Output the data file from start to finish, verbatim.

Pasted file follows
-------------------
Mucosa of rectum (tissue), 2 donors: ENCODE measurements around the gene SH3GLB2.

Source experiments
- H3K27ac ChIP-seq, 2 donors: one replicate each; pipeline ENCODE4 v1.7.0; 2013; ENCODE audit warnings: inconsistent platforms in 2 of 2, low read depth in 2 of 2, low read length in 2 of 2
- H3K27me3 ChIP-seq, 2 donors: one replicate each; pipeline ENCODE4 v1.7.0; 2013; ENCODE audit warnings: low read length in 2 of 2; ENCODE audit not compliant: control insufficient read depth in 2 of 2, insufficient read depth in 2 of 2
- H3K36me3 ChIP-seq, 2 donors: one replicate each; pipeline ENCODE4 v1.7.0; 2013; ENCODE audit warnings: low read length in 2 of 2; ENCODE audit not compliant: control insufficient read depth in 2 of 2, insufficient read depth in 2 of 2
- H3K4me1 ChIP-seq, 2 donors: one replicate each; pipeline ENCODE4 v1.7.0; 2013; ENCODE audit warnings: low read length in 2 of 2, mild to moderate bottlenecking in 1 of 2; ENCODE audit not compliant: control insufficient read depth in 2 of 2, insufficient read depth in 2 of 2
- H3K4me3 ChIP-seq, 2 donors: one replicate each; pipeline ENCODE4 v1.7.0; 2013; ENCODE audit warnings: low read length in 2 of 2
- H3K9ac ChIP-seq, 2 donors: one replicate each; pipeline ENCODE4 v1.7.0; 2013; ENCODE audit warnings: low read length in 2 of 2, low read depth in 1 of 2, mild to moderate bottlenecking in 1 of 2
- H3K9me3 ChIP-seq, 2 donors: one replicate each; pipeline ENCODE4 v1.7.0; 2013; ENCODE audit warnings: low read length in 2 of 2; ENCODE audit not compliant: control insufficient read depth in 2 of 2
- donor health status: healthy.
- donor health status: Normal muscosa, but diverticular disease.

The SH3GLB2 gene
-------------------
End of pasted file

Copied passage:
Mucosa of rectum (tissue), 2 donors: ENCODE measurements around the gene SH3GLB2.

Source experiments
- H3K27ac ChIP-seq, 2 donors: one replicate each; pipeline ENCODE4 v1.7.0; 2013; ENCODE audit warnings: inconsistent platforms in 2 of 2, low read depth in 2 of 2, low read length in 2 of 2
- H3K27me3 ChIP-seq, 2 donors: one replicate each; pipeline ENCODE4 v1.7.0; 2013; ENCODE audit warnings: low read length in 2 of 2; ENCODE audit not compliant: control insufficient read depth in 2 of 2, insufficient read depth in 2 of 2
- H3K36me3 ChIP-seq, 2 donors: one replicate each; pipeline ENCODE4 v1.7.0; 2013; ENCODE audit warnings: low read length in 2 of 2; ENCODE audit not compliant: control insufficient read depth in 2 of 2, insufficient read depth in 2 of 2
- H3K4me1 ChIP-seq, 2 donors: one replicate each; pipeline ENCODE4 v1.7.0; 2013; ENCODE audit warnings: low read length in 2 of 2, mild to moderate bottlenecking in 1 of 2; ENCODE audit not compliant: control insufficient read depth in 2 of 2, insufficient read depth in 2 of 2
- H3K4me3 ChIP-seq, 2 donors: one replicate each; pipeline ENCODE4 v1.7.0; 2013; ENCODE audit warnings: low read length in 2 of 2
- H3K9ac ChIP-seq, 2 donors: one replicate each; pipeline ENCODE4 v1.7.0; 2013; ENCODE audit warnings: low read length in 2 of 2, low read depth in 1 of 2, mild to moderate bottlenecking in 1 of 2
- H3K9me3 ChIP-seq, 2 donors: one replicate each; pipeline ENCODE4 v1.7.0; 2013; ENCODE audit warnings: low read length in 2 of 2; ENCODE audit not compliant: control insufficient read depth in 2 of 2
- donor health status: healthy.
- donor health status: Normal muscosa, but diverticular disease.

The SH3GLB2 gene